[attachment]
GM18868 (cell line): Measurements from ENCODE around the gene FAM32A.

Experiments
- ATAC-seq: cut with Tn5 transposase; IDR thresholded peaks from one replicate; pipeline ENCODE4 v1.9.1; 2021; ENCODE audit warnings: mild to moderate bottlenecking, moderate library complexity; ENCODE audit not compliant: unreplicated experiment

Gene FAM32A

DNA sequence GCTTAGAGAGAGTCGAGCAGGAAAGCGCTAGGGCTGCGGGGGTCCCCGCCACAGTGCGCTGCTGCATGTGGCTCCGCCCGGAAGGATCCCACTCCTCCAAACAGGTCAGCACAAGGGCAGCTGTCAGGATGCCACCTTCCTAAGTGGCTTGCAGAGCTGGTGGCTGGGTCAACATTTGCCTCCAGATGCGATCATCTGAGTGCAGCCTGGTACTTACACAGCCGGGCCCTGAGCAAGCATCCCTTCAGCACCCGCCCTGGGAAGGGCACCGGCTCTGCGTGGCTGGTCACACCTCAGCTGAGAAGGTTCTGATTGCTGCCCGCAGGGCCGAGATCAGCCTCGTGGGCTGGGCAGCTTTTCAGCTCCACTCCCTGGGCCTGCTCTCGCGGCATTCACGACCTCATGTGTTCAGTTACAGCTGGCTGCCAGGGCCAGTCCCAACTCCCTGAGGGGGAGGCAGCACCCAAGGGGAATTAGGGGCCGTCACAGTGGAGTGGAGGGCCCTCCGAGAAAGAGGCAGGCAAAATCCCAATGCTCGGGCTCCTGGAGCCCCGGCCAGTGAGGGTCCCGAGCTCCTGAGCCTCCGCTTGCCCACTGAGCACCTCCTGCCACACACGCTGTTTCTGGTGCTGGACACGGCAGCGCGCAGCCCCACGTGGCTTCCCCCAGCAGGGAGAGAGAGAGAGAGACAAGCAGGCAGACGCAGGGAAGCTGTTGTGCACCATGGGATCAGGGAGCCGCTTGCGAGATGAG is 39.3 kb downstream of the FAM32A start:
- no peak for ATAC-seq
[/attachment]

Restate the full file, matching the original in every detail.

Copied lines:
GM18868 (cell line): Measurements from ENCODE around the gene FAM32A.

Experiments
- ATAC-seq: cut with Tn5 transposase; IDR thresholded peaks from one replicate; pipeline ENCODE4 v1.9.1; 2021; ENCODE audit warnings: mild to moderate bottlenecking, moderate library complexity; ENCODE audit not compliant: unreplicated experiment

Gene FAM32A

DNA sequence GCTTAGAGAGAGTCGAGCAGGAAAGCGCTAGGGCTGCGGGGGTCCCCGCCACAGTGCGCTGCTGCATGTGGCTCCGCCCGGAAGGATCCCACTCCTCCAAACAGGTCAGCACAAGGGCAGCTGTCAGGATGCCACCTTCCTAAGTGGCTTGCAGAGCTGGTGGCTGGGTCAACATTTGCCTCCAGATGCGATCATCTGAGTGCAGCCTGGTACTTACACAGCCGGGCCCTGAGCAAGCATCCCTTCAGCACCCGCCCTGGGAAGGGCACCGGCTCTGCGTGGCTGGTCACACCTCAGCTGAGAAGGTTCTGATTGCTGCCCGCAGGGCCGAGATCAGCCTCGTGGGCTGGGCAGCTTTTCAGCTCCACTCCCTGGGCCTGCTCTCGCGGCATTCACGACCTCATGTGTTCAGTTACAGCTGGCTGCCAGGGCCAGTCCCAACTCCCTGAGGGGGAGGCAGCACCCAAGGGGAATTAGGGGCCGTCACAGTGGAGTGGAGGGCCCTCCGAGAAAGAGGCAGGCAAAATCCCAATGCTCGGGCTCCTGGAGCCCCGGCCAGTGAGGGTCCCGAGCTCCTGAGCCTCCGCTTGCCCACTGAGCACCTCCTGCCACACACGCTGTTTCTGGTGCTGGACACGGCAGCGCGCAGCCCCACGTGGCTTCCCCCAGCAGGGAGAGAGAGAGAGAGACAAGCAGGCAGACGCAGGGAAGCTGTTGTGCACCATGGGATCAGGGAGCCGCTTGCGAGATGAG is 39.3 kb downstream of the FAM32A start:
- no peak for ATAC-seq